Anti-Bestiality Law, Ohio To Pass Statewide Bills
Apr 03, 2017 04:26 PM EDT
Salvador Rendon was arraigned last year on charges of engaging in sexual intercourse with dogs for years. Since then, animal-rights activists have descended to Warren, Ohio, to implore that the state needs an anti-bestiality law.
Rendon had been accused of having intercourse with two dogs, a male and a female boxer that belonged to his daughter, at least 10 times over six years. The judge called Rendon's actions "despicable and highly disturbing," according to WFMJ.
The case prompted Warren to pass Ohio's first anti-bestiality law, that imposes tougher penalties and no requirement to prove physical harm, with more dependence on witness testimony and forensic evidence. It helped the passing of anti-bestiality law statewide, effective this month.
However, 8 states and the District of Columbia are still in lack anti-bestiality law. Some states lifted earlier prohibitions on human-animal sexual intercourse when they were updating laws to delist sodomy as a crime.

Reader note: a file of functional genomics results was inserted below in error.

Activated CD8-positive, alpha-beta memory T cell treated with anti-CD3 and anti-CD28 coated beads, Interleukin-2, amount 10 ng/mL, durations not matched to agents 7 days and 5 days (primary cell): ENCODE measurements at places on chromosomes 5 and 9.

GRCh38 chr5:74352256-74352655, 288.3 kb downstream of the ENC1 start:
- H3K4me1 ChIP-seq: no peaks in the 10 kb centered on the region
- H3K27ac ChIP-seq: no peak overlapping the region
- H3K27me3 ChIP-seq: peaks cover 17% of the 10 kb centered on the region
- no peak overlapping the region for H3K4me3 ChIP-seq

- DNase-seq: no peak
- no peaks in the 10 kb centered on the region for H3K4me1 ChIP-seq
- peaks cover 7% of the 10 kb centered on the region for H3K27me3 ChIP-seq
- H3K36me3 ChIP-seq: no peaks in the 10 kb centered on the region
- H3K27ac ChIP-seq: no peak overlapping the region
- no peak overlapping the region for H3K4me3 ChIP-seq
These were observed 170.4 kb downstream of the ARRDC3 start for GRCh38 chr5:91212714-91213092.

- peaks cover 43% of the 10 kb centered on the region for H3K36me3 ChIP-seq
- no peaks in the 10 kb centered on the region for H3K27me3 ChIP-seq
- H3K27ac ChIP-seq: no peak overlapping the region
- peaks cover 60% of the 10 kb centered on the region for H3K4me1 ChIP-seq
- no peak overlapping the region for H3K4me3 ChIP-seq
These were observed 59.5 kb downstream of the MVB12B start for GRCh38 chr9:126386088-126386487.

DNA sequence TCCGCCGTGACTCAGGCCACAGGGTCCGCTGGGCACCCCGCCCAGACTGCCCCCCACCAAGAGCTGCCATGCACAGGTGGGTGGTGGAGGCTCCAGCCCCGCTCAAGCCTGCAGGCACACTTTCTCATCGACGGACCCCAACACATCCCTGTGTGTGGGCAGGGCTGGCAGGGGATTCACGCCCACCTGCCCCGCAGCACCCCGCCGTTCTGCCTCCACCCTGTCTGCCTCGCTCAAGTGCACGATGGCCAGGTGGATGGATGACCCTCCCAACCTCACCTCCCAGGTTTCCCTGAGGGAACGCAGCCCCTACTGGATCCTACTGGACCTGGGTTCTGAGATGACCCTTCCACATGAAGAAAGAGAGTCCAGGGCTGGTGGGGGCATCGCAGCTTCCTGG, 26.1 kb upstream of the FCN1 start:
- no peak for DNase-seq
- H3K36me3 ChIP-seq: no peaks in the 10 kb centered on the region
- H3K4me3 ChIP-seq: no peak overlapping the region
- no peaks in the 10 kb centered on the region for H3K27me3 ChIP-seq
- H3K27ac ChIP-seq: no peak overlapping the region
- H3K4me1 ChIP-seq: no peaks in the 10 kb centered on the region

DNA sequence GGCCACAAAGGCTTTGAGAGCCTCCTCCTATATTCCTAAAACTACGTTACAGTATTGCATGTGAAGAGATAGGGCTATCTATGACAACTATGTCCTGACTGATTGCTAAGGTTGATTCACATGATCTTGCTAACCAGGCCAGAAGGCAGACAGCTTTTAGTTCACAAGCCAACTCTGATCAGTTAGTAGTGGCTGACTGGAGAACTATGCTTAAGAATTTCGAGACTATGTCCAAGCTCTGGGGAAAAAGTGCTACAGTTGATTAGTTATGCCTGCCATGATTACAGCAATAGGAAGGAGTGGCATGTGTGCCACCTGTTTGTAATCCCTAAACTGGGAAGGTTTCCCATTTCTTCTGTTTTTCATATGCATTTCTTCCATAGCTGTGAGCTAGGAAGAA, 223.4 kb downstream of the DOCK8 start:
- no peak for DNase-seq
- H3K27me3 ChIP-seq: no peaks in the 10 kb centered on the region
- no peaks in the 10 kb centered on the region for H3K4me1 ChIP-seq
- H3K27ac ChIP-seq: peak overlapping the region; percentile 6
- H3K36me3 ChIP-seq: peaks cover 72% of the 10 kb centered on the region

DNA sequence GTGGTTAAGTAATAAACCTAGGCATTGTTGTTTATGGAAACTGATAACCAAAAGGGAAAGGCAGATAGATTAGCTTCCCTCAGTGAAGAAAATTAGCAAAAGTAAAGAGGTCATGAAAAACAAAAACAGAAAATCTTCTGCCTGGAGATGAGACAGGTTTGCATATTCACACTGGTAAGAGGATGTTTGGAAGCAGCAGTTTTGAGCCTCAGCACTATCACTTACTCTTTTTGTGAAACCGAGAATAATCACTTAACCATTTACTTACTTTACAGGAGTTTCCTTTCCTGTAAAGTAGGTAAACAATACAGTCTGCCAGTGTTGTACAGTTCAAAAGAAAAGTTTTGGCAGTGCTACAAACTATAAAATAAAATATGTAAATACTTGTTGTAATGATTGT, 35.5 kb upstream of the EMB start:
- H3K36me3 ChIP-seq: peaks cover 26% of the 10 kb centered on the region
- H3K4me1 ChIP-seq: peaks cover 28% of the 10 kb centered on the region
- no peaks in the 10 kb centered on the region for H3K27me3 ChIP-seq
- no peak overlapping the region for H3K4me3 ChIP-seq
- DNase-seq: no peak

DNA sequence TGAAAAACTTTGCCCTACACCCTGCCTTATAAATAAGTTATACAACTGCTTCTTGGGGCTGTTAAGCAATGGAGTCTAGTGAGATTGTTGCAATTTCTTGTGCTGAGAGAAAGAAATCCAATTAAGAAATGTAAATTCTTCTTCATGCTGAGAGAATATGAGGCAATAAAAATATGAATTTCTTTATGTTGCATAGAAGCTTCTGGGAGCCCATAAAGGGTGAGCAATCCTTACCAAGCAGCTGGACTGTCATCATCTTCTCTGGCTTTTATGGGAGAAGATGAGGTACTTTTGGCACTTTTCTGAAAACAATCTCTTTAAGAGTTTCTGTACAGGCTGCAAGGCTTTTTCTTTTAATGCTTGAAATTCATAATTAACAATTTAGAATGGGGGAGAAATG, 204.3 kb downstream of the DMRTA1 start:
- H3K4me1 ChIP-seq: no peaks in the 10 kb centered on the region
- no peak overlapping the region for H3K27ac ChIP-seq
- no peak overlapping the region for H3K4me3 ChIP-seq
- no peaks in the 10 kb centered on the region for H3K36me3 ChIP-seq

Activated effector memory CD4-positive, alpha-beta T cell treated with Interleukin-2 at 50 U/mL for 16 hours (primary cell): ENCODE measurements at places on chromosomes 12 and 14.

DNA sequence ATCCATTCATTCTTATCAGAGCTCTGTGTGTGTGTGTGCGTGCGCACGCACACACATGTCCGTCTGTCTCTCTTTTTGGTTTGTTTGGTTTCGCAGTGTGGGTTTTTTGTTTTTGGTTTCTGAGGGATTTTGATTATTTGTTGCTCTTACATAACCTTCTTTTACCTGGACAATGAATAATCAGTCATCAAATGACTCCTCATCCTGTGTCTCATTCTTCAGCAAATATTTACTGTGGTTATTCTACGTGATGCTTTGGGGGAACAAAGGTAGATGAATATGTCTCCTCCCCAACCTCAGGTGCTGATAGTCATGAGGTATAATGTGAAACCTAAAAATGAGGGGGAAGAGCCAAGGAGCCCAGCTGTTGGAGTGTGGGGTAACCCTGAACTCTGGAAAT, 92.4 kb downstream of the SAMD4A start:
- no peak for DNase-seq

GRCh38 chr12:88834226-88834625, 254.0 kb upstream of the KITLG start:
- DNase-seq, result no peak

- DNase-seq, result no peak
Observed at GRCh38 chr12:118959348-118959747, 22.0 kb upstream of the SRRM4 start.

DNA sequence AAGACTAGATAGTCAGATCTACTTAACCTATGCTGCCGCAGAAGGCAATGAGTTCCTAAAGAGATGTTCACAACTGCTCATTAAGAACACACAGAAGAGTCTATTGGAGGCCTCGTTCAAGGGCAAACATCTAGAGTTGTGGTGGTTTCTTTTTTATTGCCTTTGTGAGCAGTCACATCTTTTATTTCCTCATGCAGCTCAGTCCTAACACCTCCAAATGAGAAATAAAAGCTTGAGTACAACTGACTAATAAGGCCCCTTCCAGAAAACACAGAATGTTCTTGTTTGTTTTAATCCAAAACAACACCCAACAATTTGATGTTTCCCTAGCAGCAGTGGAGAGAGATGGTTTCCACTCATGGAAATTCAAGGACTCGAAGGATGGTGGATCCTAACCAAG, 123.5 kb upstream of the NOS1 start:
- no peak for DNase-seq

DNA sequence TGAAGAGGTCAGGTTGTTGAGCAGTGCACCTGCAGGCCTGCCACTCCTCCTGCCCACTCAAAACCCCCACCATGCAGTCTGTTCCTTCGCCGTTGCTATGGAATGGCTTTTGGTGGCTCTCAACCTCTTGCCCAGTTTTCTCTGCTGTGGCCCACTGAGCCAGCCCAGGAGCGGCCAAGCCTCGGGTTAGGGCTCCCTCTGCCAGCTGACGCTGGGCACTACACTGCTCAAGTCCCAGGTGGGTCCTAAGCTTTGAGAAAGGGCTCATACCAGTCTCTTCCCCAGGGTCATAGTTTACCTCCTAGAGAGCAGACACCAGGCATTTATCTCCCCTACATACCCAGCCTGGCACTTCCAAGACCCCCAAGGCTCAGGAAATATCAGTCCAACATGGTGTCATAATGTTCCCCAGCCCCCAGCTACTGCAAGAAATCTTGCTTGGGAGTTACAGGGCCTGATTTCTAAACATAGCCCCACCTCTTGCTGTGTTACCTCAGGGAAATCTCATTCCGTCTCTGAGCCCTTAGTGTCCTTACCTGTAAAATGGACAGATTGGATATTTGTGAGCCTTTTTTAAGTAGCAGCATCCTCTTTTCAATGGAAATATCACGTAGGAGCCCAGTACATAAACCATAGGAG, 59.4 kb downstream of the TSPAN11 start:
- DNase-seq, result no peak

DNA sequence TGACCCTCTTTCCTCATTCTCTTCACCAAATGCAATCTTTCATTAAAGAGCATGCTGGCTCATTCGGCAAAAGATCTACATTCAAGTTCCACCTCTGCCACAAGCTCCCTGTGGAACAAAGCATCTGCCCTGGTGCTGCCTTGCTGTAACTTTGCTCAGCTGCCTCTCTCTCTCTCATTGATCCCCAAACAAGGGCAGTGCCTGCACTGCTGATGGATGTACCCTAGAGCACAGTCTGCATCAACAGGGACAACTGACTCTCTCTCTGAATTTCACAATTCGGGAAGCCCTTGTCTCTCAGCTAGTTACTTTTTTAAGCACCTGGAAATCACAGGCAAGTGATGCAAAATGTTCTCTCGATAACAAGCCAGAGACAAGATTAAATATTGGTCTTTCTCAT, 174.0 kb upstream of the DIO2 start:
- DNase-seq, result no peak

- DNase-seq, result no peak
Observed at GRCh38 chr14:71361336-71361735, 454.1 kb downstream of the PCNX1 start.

The counts of arrest for animal sex abuse in the U.S. have risen dramatically since 2005, making the anti-bestiality law all the more urgent. Jenny Edwards, a criminologist in Washington said the rise of the problem is largely Internet-driven, according to WCPO.
Edwards' research done over a decade shows disturbing links between those who abuse animals, and those who abuse other children, women and other family members. In fact, the Federal Bureau of Investigation has singled out animal cruelty offenses in its national crime statistics for the first time last year to definitively quantify the problem, likewise the first step of pulling out anti-bestiality law.
Meanwhile, a Democrat Warren City Council member Helen Rucker is concerned that passing the state's anti-bestiality law would suggest the city had a widespread problem. Championed by a pair of Republican state senators, Ohio lawmakers hesitated to put their names on proposed bestiality bills until the latest bill.